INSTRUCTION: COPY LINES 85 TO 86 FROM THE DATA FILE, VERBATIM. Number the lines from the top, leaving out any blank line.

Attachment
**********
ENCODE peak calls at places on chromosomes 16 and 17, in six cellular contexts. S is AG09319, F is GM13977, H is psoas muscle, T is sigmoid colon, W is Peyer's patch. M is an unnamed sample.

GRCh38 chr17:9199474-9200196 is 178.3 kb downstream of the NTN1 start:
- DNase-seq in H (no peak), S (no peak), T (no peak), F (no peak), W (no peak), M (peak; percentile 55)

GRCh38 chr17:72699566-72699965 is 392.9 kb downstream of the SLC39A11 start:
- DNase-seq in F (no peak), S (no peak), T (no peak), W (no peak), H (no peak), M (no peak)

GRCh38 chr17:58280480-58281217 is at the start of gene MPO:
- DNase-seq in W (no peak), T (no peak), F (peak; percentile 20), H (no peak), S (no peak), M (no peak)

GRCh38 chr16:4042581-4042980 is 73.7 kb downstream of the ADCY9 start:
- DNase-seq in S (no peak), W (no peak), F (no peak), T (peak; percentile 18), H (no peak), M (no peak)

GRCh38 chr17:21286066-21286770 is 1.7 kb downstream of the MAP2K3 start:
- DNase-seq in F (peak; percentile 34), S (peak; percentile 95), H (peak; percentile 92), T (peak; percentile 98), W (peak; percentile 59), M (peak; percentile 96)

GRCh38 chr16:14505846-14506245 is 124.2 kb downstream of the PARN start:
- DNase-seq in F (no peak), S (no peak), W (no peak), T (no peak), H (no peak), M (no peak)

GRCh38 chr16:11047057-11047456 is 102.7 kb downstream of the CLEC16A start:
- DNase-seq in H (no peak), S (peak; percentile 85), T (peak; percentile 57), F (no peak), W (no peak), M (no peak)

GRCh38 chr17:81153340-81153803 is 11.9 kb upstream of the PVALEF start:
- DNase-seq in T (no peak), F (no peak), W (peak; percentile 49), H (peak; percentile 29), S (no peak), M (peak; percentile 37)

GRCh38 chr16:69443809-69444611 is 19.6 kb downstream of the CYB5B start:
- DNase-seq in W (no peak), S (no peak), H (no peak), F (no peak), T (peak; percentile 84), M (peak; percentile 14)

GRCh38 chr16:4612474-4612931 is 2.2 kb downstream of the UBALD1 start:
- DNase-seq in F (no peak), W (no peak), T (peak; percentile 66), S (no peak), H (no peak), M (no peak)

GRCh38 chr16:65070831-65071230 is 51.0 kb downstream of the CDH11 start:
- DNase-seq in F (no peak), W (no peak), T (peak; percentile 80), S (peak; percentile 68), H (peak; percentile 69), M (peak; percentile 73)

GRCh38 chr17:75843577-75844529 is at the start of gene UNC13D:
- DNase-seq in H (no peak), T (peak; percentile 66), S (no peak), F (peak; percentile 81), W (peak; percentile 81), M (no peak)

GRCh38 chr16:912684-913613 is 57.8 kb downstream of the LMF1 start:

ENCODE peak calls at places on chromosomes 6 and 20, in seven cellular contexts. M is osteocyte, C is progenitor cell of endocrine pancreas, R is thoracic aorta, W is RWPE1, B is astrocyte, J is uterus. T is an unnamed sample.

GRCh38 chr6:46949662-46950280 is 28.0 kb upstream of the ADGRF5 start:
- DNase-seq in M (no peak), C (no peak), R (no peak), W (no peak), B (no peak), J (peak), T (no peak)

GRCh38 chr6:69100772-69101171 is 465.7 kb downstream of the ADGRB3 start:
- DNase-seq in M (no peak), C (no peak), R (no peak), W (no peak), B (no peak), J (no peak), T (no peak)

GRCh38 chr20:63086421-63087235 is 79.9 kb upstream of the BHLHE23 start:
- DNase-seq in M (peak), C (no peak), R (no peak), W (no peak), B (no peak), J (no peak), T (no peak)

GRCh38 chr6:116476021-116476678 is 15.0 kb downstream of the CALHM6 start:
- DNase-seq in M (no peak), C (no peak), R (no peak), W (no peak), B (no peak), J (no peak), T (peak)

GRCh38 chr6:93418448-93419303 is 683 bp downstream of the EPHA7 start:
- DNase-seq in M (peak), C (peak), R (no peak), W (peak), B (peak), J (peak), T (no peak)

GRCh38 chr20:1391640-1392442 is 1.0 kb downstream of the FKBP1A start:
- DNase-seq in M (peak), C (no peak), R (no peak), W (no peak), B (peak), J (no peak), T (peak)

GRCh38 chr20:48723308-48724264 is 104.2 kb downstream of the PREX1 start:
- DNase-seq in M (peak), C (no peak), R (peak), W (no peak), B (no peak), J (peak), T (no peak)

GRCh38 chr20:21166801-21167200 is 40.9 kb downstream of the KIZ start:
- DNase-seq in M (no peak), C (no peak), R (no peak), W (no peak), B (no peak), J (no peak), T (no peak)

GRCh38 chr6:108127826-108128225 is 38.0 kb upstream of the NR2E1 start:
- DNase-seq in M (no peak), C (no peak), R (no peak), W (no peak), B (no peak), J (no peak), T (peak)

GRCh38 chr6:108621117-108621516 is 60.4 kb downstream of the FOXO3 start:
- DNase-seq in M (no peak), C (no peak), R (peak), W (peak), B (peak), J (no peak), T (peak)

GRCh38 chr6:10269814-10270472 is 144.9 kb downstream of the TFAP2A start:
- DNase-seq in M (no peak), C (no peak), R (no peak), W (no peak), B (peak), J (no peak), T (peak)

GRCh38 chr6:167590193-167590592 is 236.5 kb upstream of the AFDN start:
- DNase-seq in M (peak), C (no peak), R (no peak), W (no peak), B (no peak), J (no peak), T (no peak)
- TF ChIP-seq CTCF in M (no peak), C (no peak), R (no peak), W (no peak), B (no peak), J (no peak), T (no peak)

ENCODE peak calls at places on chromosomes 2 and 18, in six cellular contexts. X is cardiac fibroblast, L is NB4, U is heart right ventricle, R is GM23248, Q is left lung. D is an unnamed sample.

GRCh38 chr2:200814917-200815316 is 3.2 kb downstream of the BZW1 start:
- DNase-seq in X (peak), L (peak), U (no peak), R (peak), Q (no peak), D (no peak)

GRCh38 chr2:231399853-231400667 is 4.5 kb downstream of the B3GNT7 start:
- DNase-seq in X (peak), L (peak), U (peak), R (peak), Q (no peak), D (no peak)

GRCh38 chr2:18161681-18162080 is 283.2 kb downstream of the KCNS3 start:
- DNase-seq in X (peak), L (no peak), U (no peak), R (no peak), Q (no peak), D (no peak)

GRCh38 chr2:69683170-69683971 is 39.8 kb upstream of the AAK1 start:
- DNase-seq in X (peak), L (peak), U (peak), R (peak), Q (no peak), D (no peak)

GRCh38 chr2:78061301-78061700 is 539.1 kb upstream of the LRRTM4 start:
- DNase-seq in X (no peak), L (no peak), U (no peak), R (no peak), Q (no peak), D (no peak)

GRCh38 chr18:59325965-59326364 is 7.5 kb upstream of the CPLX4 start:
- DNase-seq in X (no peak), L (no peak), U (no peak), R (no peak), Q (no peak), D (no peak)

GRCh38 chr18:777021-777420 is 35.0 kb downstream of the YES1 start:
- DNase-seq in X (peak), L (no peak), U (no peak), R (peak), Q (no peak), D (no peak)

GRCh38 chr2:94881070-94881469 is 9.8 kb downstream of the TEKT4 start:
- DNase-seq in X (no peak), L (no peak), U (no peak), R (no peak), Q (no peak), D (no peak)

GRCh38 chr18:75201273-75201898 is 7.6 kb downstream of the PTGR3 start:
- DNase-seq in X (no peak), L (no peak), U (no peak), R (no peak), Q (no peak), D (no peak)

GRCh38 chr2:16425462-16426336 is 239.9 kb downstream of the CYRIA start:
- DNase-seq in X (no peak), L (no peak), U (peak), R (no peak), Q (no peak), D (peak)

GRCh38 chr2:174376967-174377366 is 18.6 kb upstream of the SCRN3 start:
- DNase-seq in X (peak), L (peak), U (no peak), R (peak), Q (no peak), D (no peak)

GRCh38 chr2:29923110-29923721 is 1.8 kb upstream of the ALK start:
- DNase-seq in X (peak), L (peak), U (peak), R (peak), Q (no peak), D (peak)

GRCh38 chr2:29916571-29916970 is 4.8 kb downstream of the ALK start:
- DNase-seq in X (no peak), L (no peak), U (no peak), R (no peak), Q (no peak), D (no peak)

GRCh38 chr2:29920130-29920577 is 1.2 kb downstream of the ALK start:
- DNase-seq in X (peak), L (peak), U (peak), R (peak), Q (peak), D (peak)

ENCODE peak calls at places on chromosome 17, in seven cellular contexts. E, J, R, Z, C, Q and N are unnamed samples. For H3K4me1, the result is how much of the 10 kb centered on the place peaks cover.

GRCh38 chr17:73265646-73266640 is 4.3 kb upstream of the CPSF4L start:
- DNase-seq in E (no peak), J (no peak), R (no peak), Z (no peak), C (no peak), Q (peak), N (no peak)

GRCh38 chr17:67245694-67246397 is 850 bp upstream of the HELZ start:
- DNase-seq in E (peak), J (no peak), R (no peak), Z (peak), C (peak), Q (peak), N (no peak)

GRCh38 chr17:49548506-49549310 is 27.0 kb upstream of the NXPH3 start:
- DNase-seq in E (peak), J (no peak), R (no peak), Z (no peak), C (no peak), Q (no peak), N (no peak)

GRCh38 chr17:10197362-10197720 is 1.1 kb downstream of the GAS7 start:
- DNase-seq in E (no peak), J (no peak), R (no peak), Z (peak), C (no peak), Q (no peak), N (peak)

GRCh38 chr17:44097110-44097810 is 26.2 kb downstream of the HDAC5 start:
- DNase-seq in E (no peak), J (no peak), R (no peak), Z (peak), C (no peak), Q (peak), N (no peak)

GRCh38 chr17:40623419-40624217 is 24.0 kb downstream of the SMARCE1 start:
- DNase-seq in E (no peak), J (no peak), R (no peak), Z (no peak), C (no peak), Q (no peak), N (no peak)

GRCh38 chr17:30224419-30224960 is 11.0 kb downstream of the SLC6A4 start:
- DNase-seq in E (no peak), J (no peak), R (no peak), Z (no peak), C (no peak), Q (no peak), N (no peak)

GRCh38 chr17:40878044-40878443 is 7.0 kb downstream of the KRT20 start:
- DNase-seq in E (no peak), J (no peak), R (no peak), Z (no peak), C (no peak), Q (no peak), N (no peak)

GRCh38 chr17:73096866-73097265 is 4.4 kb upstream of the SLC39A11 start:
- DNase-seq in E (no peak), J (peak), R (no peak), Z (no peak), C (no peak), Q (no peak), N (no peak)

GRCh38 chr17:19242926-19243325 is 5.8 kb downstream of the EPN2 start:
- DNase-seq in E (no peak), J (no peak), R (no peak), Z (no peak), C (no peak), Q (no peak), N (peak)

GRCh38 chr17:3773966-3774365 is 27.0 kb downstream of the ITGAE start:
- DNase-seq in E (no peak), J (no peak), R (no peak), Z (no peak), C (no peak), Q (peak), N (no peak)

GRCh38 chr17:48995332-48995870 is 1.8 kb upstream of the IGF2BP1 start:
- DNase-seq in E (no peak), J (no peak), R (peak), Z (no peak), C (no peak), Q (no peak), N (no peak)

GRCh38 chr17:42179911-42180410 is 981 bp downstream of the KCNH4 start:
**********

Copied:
GRCh38 chr17:67245694-67246397 is 850 bp upstream of the HELZ start:
- DNase-seq in E (peak), J (no peak), R (no peak), Z (peak), C (peak), Q (peak), N (no peak)